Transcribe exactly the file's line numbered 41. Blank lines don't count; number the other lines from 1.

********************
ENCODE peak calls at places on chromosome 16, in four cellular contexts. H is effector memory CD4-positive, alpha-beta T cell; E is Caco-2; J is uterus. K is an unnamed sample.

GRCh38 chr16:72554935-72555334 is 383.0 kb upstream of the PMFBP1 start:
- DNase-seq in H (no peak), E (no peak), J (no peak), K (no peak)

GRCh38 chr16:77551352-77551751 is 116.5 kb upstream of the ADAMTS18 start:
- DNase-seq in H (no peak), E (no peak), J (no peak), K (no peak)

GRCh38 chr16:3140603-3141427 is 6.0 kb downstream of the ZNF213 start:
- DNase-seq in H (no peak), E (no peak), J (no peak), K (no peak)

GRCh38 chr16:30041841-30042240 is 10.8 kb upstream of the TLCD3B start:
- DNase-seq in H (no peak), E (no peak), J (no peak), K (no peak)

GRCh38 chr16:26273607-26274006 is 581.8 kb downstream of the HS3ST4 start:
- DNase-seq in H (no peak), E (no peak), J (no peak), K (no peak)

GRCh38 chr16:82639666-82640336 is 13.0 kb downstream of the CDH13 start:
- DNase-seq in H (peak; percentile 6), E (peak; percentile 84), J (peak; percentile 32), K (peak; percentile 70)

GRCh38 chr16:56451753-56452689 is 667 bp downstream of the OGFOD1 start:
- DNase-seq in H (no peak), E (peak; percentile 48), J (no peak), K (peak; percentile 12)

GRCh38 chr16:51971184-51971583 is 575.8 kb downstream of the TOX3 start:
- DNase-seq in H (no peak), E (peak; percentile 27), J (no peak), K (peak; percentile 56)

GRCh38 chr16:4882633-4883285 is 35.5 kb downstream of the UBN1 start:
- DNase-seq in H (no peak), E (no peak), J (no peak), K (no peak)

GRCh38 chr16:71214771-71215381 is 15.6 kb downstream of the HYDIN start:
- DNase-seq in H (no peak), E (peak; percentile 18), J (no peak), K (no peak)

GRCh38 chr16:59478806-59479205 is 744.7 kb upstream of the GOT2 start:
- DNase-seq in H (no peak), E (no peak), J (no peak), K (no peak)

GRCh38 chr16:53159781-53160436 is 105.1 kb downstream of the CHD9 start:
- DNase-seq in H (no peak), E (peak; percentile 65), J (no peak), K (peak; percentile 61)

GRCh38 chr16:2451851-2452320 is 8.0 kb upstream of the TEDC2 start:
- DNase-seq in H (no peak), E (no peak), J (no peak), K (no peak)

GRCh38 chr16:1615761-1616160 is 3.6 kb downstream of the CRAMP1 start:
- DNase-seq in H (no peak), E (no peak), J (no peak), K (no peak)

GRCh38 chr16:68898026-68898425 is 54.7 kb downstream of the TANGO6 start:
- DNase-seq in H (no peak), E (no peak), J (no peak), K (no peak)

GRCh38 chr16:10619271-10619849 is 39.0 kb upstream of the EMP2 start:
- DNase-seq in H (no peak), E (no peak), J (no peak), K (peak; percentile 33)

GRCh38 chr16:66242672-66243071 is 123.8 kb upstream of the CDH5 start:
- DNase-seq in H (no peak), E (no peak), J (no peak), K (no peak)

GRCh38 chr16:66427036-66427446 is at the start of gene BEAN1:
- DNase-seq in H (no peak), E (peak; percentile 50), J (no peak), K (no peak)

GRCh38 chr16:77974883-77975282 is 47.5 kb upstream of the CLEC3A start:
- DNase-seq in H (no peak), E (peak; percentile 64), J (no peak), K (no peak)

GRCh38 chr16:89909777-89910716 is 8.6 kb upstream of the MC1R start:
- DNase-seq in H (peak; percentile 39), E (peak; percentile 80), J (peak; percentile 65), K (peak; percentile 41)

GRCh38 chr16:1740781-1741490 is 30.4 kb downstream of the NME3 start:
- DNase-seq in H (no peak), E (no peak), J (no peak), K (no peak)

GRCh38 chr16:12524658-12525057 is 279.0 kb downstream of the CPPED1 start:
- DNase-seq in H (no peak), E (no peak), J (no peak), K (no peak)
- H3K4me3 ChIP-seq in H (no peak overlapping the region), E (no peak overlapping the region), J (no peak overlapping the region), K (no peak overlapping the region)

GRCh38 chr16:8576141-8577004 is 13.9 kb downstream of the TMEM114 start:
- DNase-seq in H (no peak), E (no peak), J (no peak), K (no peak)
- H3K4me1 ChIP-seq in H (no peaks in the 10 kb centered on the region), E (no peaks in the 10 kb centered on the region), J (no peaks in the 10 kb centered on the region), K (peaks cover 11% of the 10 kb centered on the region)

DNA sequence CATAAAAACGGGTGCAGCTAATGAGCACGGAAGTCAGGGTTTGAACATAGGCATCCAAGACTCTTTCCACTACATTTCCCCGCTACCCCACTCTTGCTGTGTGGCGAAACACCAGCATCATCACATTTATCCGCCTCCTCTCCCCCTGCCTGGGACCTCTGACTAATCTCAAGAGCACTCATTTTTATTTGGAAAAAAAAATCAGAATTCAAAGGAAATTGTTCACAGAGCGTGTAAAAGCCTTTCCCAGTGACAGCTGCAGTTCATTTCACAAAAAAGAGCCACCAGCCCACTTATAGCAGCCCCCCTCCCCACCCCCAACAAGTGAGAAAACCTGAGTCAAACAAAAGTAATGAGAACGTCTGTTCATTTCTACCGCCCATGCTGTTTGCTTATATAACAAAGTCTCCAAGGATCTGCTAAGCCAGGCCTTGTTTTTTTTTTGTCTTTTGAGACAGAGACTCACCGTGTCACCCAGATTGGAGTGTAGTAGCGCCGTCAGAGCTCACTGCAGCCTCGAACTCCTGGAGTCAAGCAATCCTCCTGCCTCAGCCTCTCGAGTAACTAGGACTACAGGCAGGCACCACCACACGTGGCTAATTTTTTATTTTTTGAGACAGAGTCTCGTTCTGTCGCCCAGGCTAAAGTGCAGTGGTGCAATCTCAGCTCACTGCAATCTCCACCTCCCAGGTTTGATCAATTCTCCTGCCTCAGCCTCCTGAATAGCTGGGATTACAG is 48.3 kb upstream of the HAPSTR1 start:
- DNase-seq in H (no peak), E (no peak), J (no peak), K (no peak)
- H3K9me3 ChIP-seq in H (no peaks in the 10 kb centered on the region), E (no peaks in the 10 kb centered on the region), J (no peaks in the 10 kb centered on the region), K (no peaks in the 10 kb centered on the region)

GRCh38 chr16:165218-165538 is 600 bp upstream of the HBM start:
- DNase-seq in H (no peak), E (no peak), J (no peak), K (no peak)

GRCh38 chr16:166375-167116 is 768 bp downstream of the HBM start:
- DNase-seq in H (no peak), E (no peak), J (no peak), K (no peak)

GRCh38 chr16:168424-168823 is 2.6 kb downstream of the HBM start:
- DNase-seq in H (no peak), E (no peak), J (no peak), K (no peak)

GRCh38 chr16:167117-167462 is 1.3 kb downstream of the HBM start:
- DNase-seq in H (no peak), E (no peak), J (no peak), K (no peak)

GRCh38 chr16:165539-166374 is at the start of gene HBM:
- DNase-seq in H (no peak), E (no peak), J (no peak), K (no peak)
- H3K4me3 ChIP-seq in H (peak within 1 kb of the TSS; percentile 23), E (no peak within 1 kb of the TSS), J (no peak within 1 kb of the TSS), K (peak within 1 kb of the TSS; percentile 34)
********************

- DNase-seq in H (peak; percentile 39), E (peak; percentile 80), J (peak; percentile 65), K (peak; percentile 41)